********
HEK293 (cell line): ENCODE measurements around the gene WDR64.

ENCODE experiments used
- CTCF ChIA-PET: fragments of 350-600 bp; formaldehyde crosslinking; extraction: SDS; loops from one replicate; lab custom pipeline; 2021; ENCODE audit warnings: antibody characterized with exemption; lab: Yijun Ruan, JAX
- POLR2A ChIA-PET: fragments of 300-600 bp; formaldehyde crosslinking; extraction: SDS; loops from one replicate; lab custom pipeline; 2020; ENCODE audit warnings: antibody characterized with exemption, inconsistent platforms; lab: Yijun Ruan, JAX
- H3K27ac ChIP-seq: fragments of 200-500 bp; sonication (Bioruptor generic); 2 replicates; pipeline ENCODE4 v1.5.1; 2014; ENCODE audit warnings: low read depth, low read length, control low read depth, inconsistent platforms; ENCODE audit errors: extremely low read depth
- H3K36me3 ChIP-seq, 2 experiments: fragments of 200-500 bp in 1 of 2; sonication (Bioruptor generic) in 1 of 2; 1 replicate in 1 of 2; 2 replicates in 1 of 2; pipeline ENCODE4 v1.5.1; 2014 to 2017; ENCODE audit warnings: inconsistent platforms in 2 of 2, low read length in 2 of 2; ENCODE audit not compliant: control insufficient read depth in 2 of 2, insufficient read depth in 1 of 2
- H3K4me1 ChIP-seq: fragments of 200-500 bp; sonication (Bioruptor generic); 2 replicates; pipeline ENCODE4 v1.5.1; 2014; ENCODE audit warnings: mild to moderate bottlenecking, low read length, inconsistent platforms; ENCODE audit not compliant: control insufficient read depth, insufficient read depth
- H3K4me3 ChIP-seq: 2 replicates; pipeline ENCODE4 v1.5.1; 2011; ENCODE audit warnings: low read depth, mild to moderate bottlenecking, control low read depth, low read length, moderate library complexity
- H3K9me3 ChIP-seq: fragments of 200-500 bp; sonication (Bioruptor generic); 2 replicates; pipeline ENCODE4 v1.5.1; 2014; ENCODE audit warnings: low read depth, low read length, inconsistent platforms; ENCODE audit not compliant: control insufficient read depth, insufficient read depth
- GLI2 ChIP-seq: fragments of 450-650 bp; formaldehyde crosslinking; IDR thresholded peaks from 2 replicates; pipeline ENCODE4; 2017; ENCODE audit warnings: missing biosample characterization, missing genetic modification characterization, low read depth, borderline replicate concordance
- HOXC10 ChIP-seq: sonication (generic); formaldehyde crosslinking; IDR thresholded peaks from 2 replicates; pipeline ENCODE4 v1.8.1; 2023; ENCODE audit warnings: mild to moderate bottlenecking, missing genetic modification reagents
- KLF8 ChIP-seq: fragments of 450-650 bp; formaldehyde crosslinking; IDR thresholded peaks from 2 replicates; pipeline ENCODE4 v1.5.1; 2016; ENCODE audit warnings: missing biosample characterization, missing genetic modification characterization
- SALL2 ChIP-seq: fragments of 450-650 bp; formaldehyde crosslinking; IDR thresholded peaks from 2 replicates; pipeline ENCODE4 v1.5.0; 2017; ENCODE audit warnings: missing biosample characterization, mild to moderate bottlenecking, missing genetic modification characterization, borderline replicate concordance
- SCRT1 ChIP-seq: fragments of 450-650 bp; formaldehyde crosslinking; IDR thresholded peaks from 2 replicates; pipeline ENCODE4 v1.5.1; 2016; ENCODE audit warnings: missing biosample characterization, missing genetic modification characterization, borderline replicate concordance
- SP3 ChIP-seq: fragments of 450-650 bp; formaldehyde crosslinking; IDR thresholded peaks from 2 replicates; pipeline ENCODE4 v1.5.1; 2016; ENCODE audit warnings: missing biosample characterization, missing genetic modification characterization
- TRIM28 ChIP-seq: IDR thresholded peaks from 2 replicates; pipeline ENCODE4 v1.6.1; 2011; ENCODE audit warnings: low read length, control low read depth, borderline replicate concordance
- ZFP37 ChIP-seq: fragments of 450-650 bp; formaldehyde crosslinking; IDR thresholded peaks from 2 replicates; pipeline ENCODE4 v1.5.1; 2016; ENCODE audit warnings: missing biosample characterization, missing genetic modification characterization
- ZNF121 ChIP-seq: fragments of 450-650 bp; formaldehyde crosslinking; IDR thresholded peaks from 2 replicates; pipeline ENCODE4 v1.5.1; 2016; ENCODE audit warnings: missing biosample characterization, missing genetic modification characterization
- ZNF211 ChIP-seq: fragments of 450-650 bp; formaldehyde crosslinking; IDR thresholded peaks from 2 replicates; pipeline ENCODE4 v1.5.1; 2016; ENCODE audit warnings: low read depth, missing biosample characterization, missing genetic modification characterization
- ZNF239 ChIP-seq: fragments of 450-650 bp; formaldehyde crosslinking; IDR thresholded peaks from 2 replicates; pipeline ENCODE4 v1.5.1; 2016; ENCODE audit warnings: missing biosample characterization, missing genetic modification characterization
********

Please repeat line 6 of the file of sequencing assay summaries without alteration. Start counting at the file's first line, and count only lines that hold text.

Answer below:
- H3K36me3 ChIP-seq, 2 experiments: fragments of 200-500 bp in 1 of 2; sonication (Bioruptor generic) in 1 of 2; 1 replicate in 1 of 2; 2 replicates in 1 of 2; pipeline ENCODE4 v1.5.1; 2014 to 2017; ENCODE audit warnings: inconsistent platforms in 2 of 2, low read length in 2 of 2; ENCODE audit not compliant: control insufficient read depth in 2 of 2, insufficient read depth in 1 of 2